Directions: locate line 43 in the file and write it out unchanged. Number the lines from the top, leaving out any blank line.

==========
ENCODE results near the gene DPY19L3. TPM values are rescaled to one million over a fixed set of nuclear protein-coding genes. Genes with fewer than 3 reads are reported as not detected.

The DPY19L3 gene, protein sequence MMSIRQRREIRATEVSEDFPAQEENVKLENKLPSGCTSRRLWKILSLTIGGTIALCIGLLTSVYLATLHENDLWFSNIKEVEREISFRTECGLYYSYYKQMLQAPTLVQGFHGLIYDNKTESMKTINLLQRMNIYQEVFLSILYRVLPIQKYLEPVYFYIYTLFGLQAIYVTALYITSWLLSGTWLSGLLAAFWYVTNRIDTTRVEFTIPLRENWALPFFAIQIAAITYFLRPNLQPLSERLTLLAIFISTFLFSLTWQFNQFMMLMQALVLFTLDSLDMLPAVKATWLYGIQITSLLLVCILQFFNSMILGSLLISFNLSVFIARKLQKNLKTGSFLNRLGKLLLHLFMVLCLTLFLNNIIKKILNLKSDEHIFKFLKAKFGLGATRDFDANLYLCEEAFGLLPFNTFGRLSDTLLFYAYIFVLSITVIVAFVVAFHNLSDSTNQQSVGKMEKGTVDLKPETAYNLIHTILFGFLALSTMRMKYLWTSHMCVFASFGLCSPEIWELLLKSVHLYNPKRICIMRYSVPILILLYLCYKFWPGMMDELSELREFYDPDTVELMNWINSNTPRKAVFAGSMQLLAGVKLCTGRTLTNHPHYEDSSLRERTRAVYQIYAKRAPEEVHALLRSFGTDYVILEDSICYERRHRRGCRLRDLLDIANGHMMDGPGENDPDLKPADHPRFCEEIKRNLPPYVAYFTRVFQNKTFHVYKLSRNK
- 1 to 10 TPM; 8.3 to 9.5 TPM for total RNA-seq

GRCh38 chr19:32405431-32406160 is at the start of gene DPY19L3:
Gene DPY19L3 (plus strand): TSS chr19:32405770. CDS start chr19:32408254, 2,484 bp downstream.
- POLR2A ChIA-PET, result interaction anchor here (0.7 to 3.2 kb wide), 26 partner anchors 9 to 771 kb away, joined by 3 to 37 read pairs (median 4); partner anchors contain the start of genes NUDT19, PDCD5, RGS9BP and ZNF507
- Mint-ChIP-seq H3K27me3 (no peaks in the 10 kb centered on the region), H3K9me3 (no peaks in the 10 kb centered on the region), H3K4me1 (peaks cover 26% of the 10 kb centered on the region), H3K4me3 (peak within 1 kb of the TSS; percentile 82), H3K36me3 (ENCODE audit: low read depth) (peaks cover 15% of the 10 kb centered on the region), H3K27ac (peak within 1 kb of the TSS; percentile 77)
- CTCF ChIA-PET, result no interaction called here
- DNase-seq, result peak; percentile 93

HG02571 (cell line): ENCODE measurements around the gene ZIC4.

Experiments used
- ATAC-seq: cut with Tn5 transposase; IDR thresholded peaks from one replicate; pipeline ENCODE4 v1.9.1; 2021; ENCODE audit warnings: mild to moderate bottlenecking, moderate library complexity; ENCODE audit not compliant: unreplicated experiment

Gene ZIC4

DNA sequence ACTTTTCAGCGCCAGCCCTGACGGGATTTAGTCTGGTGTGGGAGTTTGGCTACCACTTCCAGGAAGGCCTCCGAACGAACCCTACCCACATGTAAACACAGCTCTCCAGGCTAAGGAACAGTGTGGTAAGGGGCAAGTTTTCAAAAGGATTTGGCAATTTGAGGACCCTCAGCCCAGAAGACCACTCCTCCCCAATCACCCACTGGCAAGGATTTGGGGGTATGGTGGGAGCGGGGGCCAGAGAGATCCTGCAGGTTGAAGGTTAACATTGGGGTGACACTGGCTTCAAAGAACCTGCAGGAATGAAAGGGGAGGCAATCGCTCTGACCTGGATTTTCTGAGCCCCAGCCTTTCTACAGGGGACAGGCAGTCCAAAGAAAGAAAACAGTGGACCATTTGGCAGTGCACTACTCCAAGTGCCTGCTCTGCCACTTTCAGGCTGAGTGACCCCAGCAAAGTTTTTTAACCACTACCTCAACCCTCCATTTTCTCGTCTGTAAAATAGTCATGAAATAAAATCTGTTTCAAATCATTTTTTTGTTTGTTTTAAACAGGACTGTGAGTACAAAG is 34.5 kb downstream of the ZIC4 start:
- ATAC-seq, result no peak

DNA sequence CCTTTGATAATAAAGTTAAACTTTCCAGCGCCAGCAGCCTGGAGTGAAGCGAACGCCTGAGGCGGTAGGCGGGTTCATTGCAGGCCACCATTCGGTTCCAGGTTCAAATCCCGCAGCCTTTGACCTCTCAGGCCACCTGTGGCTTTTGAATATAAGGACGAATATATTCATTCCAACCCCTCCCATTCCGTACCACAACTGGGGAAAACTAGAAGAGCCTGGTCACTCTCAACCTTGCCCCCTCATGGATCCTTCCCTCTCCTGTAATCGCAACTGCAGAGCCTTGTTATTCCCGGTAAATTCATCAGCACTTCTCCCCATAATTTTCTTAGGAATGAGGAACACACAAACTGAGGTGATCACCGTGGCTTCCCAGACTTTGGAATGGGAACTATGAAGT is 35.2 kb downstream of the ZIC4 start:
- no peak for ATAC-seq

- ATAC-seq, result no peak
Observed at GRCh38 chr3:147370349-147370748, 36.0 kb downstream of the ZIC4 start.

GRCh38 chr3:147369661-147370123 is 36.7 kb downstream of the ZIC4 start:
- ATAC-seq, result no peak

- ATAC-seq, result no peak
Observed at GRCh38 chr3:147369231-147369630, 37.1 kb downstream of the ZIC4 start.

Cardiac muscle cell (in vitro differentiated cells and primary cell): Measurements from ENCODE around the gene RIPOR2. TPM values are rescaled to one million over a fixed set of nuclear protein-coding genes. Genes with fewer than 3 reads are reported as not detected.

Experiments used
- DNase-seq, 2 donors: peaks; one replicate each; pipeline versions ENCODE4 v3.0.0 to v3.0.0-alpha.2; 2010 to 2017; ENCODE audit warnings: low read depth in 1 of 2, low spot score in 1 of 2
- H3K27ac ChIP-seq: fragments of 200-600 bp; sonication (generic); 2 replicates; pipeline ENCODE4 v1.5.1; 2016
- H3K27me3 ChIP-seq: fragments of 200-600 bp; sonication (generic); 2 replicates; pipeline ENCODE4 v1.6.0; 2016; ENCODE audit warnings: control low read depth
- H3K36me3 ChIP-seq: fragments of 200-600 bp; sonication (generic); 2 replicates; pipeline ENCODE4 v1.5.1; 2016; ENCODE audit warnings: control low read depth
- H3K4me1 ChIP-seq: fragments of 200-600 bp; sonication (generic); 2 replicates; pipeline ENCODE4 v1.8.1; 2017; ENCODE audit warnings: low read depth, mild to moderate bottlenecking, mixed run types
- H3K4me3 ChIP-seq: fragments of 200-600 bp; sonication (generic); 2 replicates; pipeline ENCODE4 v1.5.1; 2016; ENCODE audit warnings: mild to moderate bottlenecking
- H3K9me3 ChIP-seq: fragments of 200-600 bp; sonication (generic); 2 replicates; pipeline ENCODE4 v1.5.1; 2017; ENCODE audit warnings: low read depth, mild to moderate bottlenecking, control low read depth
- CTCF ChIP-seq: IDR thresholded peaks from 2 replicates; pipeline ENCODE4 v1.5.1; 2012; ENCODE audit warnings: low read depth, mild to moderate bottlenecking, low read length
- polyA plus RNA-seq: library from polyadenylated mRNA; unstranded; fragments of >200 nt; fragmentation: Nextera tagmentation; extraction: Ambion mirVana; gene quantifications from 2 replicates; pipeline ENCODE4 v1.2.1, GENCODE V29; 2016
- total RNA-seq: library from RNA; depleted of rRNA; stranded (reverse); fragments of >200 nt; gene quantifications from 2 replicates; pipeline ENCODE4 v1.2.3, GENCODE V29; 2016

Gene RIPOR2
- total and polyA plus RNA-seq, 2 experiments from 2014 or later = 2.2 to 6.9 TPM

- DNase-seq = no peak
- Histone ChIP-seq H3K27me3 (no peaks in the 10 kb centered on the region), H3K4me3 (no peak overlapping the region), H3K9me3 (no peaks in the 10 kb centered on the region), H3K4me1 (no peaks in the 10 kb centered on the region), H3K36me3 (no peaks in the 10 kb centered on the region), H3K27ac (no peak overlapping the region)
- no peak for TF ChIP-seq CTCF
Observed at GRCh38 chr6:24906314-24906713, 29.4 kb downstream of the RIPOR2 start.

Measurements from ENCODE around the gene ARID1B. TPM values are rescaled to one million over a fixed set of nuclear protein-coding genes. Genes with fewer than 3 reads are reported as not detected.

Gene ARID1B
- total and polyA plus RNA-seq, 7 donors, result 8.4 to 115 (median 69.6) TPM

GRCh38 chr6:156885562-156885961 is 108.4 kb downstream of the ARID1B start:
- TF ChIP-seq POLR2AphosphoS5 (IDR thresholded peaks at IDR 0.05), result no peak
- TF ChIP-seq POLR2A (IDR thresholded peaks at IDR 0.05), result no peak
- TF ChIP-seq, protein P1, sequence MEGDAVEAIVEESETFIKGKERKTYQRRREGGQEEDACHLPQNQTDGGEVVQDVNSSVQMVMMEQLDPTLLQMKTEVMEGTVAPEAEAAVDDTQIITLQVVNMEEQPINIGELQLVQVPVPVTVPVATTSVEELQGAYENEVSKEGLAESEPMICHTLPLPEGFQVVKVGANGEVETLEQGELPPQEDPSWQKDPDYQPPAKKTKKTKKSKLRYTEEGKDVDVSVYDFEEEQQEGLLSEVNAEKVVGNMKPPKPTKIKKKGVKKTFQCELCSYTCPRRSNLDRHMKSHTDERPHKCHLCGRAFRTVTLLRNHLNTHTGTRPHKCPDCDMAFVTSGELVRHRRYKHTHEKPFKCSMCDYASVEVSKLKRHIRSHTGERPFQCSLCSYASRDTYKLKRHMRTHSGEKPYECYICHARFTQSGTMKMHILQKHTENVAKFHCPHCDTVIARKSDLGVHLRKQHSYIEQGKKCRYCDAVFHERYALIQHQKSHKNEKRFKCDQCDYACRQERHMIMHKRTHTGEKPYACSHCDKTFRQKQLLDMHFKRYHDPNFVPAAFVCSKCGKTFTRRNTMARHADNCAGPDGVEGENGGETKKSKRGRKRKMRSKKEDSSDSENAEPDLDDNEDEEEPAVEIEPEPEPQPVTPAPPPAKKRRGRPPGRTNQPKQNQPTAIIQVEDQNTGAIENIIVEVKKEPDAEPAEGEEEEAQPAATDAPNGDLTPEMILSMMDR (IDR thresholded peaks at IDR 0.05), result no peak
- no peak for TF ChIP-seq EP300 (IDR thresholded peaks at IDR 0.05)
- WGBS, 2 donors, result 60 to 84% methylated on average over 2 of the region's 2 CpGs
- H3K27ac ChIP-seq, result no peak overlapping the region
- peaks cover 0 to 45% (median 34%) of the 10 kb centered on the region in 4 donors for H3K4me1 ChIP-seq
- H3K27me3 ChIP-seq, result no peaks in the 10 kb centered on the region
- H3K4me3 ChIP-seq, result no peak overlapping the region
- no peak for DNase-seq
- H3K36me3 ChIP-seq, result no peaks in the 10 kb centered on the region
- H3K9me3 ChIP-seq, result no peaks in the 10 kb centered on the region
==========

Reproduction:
Gene ARID1B